In Australia, Aboriginal Community Controlled Health Services (ACCHS) provide culturally appropriate, holistic health care and make key contributions to improving health outcomes for Australia’s Aboriginal and Torres Strait Islander peoples (also respectfully referred to as First Nations Australians) [1]. These services play an important role in addressing health inequalities experienced by their clients. The inequalities include significant harms from alcohol [2, 3]. Alcohol contributes to 8.1% of the health gap between First Nations Australians and other Australians [4]. This is despite the fact that more Aboriginal and Torres Strait Islander peoples than non-Indigenous are current non-drinkers [5], and prevalence of dependence (2.2%) is similar to the general population [6]. However, when First Nations Australians people do drink, they consume a median of 78 g of alcohol per occasion, well over the Australian recommended limit to reduce risk of short-term harms, like injury, from alcohol (40 g per occasion) [7]. These patterns of drinking and harms have roots in ongoing trauma from colonisation [8]. Other Indigenous peoples who have been colonised have suffered increases in harms from alcohol, however, there are very few studies addressing alcohol screening in Indigenous populations [9].

Australian guidelines [10] recommend that Aboriginal and Torres Strait Islander peoples are screened with a validated tool, such as the Alcohol Use Disorders Identification Test—Consumption (AUDIT-C) [11], ‘as part of an annual health assessment, or opportunistically’. As part of this same guideline, more frequent screening is recommended for high-risk groups including adolescents and young adults, those with high-risk and harmful drinking levels, those with conditions exacerbated by alcohol, and women who are pregnant or planning pregnancy [10].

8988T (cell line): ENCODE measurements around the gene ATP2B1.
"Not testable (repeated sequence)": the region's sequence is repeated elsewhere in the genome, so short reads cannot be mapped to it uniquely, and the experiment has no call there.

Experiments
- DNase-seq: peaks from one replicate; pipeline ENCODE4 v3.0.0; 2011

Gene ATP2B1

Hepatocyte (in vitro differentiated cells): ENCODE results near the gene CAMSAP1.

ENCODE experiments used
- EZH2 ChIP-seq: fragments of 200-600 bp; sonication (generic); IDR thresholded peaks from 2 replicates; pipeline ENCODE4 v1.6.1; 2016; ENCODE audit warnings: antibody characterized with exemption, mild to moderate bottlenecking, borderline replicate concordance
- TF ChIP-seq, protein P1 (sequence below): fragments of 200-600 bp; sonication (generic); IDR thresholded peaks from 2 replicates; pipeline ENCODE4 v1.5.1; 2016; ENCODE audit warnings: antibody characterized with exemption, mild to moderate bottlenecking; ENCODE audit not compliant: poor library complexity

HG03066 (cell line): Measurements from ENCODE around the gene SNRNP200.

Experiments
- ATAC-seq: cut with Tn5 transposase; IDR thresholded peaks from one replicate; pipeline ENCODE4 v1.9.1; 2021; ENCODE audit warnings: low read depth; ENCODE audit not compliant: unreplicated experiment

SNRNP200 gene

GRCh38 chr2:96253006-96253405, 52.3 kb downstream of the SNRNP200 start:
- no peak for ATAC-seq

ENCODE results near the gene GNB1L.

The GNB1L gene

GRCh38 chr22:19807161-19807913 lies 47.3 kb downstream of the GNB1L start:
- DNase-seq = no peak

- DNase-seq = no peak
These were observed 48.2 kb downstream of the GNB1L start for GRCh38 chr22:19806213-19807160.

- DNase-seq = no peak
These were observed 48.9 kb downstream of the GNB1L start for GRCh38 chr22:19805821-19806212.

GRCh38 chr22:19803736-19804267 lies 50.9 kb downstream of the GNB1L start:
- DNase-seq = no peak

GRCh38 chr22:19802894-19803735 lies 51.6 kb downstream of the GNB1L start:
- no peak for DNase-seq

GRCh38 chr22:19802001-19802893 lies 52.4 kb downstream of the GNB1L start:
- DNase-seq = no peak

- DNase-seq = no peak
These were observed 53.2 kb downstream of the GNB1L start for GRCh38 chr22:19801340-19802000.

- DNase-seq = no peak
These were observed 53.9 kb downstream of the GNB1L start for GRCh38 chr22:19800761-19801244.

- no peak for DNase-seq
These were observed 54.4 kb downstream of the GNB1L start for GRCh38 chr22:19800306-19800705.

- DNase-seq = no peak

Implementation studies in general primary care aim to increase the absolute number of alcohol screening events or patients screened. A recent systematic review showed that 34 of 44 studies aiming to improve alcohol screening resulted in significant increases in rates [9]. However, none investigated whether such interventions resulted in appropriate screening frequency or regularity. These studies therefore do not provide information on whether screening was clinically appropriate. For example, recommendations for universal opportunistic screening could in theory lead to unnecessarily frequent screening of clients who attend clinics often. Conversely, people with health conditions exacerbated by alcohol or people who are dependent on alcohol may need more frequent than annual screening.

In this paper we report on a secondary analysis of a cluster randomized trial of a multi-component, service-wide support for ACCHS to increase universal alcohol screening and appropriate treatment. We have previously shown that the support model could increase the odds of a person being screened with AUDIT-C when attending the participating ACCHS in any 2-month period over 24 months of implementation. The increase in odds from baseline to 24 months post-implementation was nearly eight times greater in the treatment arm (OR = 7.95, 95% CI 4.04–15.63, p < 0.001) than in waitlist controls [12]. However, that study did not investigate whether this increase resulted in clinically appropriate screening frequency or regularity.